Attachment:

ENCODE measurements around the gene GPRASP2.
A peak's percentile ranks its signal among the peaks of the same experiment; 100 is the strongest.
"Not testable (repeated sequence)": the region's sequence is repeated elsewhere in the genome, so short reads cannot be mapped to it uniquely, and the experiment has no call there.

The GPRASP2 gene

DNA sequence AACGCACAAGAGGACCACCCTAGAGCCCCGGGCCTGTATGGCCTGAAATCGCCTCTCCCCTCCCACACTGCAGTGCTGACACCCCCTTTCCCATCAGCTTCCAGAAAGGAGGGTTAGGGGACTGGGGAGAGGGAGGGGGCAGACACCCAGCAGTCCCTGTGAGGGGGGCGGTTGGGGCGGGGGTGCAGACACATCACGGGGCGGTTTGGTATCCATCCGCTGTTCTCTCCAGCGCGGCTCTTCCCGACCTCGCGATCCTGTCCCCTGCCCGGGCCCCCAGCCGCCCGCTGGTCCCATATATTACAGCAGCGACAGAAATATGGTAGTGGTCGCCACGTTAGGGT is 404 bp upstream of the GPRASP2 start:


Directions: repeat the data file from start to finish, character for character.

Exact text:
ENCODE measurements around the gene GPRASP2.
A peak's percentile ranks its signal among the peaks of the same experiment; 100 is the strongest.
"Not testable (repeated sequence)": the region's sequence is repeated elsewhere in the genome, so short reads cannot be mapped to it uniquely, and the experiment has no call there.

The GPRASP2 gene

DNA sequence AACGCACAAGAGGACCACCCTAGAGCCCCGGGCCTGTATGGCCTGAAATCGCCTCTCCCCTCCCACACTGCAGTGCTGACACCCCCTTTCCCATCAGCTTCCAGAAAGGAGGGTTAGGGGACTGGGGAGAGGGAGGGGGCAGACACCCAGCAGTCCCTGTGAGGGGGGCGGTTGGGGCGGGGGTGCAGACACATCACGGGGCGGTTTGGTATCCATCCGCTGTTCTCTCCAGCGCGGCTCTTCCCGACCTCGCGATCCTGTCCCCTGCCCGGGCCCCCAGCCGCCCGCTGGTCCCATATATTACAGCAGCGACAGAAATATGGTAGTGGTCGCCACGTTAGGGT is 404 bp upstream of the GPRASP2 start: